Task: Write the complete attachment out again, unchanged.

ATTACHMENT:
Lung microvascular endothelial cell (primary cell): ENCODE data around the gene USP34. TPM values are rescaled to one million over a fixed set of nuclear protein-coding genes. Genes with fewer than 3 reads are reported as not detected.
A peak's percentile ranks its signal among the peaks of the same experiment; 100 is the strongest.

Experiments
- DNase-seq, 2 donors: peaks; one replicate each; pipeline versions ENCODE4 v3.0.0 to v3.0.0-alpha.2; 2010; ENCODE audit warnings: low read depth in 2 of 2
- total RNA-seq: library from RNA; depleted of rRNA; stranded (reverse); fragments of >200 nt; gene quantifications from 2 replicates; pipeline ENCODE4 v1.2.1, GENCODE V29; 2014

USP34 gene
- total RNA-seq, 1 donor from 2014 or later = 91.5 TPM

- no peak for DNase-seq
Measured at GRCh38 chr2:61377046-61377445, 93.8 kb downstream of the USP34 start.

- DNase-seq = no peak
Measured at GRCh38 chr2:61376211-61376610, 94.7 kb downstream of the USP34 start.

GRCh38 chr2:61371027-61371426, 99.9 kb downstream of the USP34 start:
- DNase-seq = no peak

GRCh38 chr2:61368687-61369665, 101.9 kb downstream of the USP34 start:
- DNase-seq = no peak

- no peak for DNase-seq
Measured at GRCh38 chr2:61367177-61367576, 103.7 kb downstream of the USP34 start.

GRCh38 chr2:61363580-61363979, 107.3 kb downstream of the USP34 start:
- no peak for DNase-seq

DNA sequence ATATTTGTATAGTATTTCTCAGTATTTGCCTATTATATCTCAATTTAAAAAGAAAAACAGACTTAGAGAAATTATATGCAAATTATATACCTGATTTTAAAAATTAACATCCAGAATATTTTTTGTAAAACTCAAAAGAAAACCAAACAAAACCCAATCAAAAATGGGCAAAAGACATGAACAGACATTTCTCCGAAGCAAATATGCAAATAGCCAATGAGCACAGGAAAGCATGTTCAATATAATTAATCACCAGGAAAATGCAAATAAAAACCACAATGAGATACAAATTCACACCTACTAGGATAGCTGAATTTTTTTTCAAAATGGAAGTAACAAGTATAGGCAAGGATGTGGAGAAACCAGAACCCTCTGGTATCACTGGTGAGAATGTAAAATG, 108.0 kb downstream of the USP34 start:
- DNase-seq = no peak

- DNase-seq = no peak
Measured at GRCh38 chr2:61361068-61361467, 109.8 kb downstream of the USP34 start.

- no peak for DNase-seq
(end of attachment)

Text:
Lung microvascular endothelial cell (primary cell): ENCODE data around the gene USP34. TPM values are rescaled to one million over a fixed set of nuclear protein-coding genes. Genes with fewer than 3 reads are reported as not detected.
A peak's percentile ranks its signal among the peaks of the same experiment; 100 is the strongest.

Experiments
- DNase-seq, 2 donors: peaks; one replicate each; pipeline versions ENCODE4 v3.0.0 to v3.0.0-alpha.2; 2010; ENCODE audit warnings: low read depth in 2 of 2
- total RNA-seq: library from RNA; depleted of rRNA; stranded (reverse); fragments of >200 nt; gene quantifications from 2 replicates; pipeline ENCODE4 v1.2.1, GENCODE V29; 2014

USP34 gene
- total RNA-seq, 1 donor from 2014 or later = 91.5 TPM

- no peak for DNase-seq
Measured at GRCh38 chr2:61377046-61377445, 93.8 kb downstream of the USP34 start.

- DNase-seq = no peak
Measured at GRCh38 chr2:61376211-61376610, 94.7 kb downstream of the USP34 start.

GRCh38 chr2:61371027-61371426, 99.9 kb downstream of the USP34 start:
- DNase-seq = no peak

GRCh38 chr2:61368687-61369665, 101.9 kb downstream of the USP34 start:
- DNase-seq = no peak

- no peak for DNase-seq
Measured at GRCh38 chr2:61367177-61367576, 103.7 kb downstream of the USP34 start.

GRCh38 chr2:61363580-61363979, 107.3 kb downstream of the USP34 start:
- no peak for DNase-seq

DNA sequence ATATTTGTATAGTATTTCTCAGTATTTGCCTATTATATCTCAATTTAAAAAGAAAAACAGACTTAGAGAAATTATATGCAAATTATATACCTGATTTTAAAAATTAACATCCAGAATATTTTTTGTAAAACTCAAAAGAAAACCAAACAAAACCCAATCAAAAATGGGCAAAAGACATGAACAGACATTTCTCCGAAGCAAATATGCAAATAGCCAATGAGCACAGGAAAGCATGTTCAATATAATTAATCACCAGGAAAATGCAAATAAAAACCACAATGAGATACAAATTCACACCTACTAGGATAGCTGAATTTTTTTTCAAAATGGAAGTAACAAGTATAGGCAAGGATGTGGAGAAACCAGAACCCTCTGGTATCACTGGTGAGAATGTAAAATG, 108.0 kb downstream of the USP34 start:
- DNase-seq = no peak

- DNase-seq = no peak
Measured at GRCh38 chr2:61361068-61361467, 109.8 kb downstream of the USP34 start.

- no peak for DNase-seq